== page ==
Proving that talent and success aren’t just proven in record sales – Thursday stands among the best performance acts around.
As the Jersey-based band entered the stage to a fully excited and cheering Chicago audience, front man Geoff Rickly raises his left arm in confidence. Shadowed in the darkness of the Bottom Lounge, all sit in anticipation for those first harsh and abrasive tones (“For the Workforce, Drowning”) to clamp down our ears and drag the audience through an hour and a half of hell…
And so begins another day on the job for Thursday, the New Jersey Post-Hardcore outfit currently on tour with Fall of Troy and Young Widows.
With guitarist Steve Pedulla and Tom Keeley dolling-out crushing riffs and massive sounds, the band quickly drove their set through the come-to-expect 1-2 combination punch of “Between Rupture and Rapture,” and “Division St” from the band’s 2003 release of War All the Time. Just as things were hitting an open stretch of highway, little heard Andrew Everding chimed in with a cold touch of the keys to add a needed spot from the creepy dept. in the band’s trio of “The Other Side of the Crash/Over and Out (of Control),” the surprising “Paris In Flames” and “Understanding In A Car Crash.”
As he was recovering (possibly as a brief intermission for the band to catch its breath) lead singer Rickly launched into his traditional, mid-show rant – tonight’s lesson: “staying true to yourself and standing up in what you believe in.” “Friends in the Armed Forces,” featured Rickly at both his finest vocal shredding and also was the most intimate show moment during an introspective and whispered lyric of, “Stay with me now,” quickly followed the “preachy” moment.
Only stopping briefly to gather himself off the floor, Geoff and co. quickly followed up their first Common Existence single with the blistering “Autobiography of a Nation” and “Beyond the Visible Spectrum” to close out the mid-section of the evening.
Spotted echoing piano licks, quickly building airy vocals and giant black balloons in a sea of white strobe lighting, the new “Circuits of Fever” brought a much needed production number for this worn down audience. Though the bass (provided by a United Nations’ Bassist**) was bit weak in the knees, drummer Tucker Rule provided enough backing to help the rhythm section hold together.
As a side note, if anyone has doubts that this band can pull off a production number, just check out a video of the song on YouTube from this past Spring’s Taste of Chaos tour.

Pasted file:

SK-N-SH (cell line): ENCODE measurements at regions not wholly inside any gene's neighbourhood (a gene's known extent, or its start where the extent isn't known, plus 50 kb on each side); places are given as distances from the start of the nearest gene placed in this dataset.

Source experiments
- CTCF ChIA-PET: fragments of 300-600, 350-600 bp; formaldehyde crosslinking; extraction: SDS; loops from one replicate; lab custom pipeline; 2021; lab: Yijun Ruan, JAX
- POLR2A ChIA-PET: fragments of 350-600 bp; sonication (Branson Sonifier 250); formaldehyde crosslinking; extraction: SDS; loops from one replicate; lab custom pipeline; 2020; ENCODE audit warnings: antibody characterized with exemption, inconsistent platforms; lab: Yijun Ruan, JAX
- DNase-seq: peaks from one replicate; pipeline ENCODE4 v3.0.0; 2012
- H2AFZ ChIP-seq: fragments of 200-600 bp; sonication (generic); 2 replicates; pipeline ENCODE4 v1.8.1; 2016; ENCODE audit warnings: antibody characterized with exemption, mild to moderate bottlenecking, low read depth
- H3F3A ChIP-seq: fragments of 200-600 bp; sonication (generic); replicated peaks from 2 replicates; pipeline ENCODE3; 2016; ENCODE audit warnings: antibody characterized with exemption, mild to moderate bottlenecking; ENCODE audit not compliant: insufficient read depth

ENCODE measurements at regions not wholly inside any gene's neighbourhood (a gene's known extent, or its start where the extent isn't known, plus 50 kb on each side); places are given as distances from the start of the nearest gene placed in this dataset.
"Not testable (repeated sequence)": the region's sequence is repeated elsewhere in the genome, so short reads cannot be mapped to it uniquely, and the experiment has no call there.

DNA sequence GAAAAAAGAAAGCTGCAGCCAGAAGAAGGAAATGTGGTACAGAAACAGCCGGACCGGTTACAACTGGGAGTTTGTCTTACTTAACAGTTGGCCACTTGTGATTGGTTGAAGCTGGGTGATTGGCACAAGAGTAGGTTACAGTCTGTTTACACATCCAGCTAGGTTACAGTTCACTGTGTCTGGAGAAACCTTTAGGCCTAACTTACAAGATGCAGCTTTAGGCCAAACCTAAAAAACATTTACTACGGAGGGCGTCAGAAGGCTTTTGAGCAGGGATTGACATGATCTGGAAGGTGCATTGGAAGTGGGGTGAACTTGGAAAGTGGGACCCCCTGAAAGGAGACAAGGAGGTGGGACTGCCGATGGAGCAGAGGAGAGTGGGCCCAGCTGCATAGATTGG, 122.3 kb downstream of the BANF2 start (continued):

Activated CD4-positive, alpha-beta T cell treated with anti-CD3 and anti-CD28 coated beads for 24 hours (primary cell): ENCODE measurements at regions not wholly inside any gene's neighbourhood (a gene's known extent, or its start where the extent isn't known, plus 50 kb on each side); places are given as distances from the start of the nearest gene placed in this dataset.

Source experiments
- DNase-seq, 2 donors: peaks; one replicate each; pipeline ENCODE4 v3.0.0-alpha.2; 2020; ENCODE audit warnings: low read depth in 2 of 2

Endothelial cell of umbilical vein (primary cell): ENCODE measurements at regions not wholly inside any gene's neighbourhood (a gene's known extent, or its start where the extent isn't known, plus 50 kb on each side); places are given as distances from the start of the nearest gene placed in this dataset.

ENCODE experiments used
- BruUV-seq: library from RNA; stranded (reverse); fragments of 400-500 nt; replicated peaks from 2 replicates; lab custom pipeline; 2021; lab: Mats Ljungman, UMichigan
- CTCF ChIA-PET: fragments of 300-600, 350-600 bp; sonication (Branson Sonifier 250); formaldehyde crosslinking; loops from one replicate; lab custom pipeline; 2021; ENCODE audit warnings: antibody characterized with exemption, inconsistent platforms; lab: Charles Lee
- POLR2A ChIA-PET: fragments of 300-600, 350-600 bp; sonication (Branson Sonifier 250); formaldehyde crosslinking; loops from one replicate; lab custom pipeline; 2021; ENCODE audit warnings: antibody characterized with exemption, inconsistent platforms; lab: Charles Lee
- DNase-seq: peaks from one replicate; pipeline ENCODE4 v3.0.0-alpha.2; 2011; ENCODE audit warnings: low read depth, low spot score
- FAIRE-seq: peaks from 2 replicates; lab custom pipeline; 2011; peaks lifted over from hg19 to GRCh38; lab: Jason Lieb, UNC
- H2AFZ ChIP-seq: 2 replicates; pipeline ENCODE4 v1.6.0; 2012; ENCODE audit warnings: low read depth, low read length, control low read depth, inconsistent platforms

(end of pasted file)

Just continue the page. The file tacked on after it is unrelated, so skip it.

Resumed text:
With our lead vocalist leaping into the audience to begin “Sugar in the Sacrament” to close out the initial set – one could only look on to the band in revelry at how this group truly is able to marry their emotional content and sounds together to create, for lack of better terms, one hell of a show.
Upon dropping the mic, Rickly stumbled off stage to join his group for a much needed rest.
A two song encore began with the group’s last new song from Common Existence for the evening, “Subway Funeral,” and just as you think the performance or the band can’t give anymore, then comes the crowd favorite “Jet Black New Year,” which saw our fearless leader climb to unthinkable heights up the venue’s wall of amps.
Thursday performed extremely well and with great precision for the songs they put on display; notable numbers: “Jet Black New Year,” “Circuits of Fever” and “Division St” (best live version I’ve heard). Minus a few missteps from the sound op, Guitarist Keeley who seemed to cower behind his amp tower for the first 1/3rd of the show and no great variations on the a-typical Thursday set list; this show was rock solid.
Overall this is by far the best performance of this band I have seen in the last five years – Rule’s drumming has improved, Rickly’s vocals were strong and spot-on and the band (as a whole) were as confident as ever in themselves, which is no small feat given the amount of changes and acrobatics the group has seen in the past few years; one can tell they are happier than ever to finally be back where they belong.
Time, perseverance, fortitude, strong studio material and passion is what great bands are made of. Many have tried, few have succeeded but to this industry, and more importantly to their fans, Thursday show they can stand and deliver as one of the best acts around anywhere.
Overall Show Grade: A
*- Bassist name has been omitted as United Nations has a lineup consisting of masked-faced members who are in a revolving door; Geoff Rickly did not divulge the musician’s name during his introduction.